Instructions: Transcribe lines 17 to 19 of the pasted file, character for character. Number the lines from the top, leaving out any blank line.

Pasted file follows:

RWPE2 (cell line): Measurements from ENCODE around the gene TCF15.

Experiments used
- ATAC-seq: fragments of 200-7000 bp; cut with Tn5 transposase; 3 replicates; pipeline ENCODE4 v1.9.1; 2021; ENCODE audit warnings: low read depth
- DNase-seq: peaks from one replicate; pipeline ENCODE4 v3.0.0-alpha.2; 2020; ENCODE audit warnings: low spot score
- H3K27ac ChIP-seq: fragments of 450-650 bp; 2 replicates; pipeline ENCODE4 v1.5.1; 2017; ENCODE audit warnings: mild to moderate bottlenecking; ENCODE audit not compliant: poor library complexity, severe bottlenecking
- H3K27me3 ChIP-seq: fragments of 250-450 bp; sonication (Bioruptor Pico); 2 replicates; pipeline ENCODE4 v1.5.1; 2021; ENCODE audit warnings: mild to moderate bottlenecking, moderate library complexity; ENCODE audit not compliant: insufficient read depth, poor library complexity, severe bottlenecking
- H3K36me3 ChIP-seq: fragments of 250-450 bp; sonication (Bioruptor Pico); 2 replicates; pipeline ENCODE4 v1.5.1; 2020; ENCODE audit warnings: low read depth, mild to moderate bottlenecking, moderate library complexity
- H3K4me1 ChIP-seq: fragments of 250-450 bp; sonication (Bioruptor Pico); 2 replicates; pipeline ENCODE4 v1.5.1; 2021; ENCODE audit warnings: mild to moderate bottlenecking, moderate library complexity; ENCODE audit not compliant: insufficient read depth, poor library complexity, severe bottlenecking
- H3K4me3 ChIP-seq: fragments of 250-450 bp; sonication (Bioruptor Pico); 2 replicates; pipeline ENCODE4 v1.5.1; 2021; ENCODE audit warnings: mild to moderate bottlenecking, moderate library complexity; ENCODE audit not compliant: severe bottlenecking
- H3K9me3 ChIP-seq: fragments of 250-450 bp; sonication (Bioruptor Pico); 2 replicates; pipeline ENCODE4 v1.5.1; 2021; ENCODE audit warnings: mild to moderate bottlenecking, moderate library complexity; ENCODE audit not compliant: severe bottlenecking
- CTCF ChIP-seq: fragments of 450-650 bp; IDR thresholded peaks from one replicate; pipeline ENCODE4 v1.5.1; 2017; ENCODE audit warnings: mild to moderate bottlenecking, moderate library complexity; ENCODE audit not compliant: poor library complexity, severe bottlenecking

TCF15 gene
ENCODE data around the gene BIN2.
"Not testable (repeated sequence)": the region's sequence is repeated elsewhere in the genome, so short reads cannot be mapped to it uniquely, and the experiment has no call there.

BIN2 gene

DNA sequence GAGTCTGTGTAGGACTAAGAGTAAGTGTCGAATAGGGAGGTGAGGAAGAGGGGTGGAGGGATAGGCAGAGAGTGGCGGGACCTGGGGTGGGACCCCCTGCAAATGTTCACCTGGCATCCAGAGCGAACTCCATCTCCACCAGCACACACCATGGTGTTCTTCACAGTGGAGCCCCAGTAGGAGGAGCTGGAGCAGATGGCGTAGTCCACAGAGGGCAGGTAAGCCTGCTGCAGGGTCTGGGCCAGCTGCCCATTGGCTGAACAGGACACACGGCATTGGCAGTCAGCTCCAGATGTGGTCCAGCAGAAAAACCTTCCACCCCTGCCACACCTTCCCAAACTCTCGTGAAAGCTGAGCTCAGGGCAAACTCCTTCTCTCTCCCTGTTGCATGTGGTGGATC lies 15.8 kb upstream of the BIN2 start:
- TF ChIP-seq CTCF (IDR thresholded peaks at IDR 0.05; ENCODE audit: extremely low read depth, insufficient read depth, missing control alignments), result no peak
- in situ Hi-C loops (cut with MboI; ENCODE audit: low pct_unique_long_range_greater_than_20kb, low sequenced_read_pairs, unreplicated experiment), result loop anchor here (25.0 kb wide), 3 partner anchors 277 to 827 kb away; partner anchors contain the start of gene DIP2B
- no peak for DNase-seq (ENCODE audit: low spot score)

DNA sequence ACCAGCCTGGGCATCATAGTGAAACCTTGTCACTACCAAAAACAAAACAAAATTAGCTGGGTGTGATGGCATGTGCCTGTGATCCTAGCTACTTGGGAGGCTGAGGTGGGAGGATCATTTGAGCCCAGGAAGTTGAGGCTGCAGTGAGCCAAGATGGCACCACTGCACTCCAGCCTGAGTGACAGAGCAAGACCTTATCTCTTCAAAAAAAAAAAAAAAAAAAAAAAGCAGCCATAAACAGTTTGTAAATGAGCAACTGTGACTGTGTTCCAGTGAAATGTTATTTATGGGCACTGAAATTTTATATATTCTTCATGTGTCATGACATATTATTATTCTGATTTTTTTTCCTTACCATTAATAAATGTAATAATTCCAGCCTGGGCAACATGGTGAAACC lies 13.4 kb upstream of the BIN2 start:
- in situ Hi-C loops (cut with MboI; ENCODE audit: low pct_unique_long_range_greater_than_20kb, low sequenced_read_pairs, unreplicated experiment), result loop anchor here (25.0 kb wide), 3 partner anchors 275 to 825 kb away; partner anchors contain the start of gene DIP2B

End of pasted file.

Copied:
- TF ChIP-seq CTCF (IDR thresholded peaks at IDR 0.05; ENCODE audit: extremely low read depth, insufficient read depth, missing control alignments), result no peak
- in situ Hi-C loops (cut with MboI; ENCODE audit: low pct_unique_long_range_greater_than_20kb, low sequenced_read_pairs, unreplicated experiment), result loop anchor here (25.0 kb wide), 3 partner anchors 277 to 827 kb away; partner anchors contain the start of gene DIP2B
- no peak for DNase-seq (ENCODE audit: low spot score)